>Amazon FreeRTOS is based on the FreeRTOS kernel, a popular open source operating system for microcontrollers, and extends it with software libraries that make it easy to securely connect your small, low-power devices to AWS cloud services like AWS IoT Core or to more powerful edge devices running AWS Greengrass.

What devices (not chip) on the market that they support? I can't seem to find it anywhere.

They list 4 dev boards on their website, from Microchip, NXP, STM and TI. With the exception of the PIC from microchip it looks like they are all ARM based. Will be exciting to see if the ESP 32 becomes supported, since it already supports regular FreeRTOS

And they already habe AWS IoT support in their SDK.

I'm curious if there are commercial deployments on these types of IoT platforms? Last time I looked, it all seemed like devkits and examples and such. One project I was following - mbed from ARM - it is quite unclear if it ever made it beyond hobbyist/prototyping usage.

Agreed, a market survey of some sort would be helpful.

In the FAQ they mention that >64kB RAM is required. That doesn't answer your question, but it helps narrow down the answer. It runs over MQTT.

Really nice move, hopefully FreeRTOS becomes _the_ OS for those IoT MCUs similar what Linux does to higher end CPUs. It's always amazing to see many great OSS projects are primarily done by an individual while becoming extremely useful for so many.

Side note: I see that some of the graphic assets on the a:freeRTOS site have "Amazon_Treadstone_..." in the names. I imagine "Treadstone" was the internal project name for this initiative? Nice shout out to the Bourne series...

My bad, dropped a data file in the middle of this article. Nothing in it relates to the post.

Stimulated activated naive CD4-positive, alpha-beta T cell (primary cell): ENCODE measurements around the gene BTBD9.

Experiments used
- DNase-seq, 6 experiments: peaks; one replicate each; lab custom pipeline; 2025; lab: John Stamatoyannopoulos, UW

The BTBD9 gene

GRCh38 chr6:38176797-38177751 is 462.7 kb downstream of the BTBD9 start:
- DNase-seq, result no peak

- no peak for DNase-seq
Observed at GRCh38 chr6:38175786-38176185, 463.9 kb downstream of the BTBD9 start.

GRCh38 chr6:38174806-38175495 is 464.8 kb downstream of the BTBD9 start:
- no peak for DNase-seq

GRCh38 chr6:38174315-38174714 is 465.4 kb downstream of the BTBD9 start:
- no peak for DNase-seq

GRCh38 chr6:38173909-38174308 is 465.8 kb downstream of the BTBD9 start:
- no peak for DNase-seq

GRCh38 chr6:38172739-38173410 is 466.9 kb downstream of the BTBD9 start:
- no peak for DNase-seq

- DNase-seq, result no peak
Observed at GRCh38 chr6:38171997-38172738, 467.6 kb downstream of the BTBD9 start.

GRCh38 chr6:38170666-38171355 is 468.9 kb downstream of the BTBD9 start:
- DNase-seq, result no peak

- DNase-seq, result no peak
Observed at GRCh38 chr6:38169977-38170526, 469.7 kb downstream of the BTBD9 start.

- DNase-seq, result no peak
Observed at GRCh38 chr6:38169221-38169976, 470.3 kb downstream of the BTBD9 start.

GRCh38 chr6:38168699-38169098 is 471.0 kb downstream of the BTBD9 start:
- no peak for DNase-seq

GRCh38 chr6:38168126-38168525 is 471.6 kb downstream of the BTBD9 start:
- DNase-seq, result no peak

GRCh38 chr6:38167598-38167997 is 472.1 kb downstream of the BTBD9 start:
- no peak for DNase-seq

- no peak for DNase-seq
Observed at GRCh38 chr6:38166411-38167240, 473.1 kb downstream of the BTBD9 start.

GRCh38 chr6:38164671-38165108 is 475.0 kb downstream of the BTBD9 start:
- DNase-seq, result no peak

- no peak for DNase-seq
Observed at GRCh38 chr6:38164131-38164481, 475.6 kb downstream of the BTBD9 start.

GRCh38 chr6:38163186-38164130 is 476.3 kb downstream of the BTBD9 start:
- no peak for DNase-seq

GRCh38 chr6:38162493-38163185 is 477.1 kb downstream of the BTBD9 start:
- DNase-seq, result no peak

Amazon^WAmazing how four of the top page articles are about new Amazon products today.

I guess an old IRC joke is lost on this audience?

How does it compare to mbed-os?

I would say mbed is more like library ecosystem for ARM devices than OS. FreeRTOS is just a tiny microkernel that you can easily adapt it to any device.

Mbed OS supports a much wider range of boards and controllers: https://os.mbed.com/platforms/

mbed is only for ARM based systems (license limitation, not technology related), and in the embedded world there's much more than ARM.

FreeRTOS is easy to use on any and all CPU architectures, and is much more common. Actually, FreeRTOS is the most popular RTOS in the embedded world with Linux, and uptrending (see https://m.eet.com/media/1246048/2017-embedded-market-study.p... slides 62/63). This is a survey of professional embedded developers, not newcomers. Notice than mbed doesn't even show up. My feel is that mbed can be attractive to newcomers in embedded (easiness), but has not (yet?) much traction with people already doing embedded dev.

Good point: Mbed OS is only for ARM-based processors. The main difference lies in the vast number of drivers it offers, which is the reason why you already have 100+ supported boards today. In comparison, FreeRTOS would run on any MPU but without drivers you won't go far.

My money is on Linux based RTOS platforms. It's a bit of a surprise that Amazon has backed a non-Linux horse in this race.

Linux is totally unsuitable for the vast majority of microcontroller tasks. It has way too much overhead, requires a 32-bit CPU with MMU (or a very slow emulator like Dmitry Grinberg made[1], but that takes 6 hours to boot.) Microcontrollers that FreeRTOS is used on are very often 8-bit or 16-bit jobs, and even the 32-bit ones often lack an MMU. Linux on a micro is like trying to go to the corner store to get beer in a C5 galaxy transport aircraft.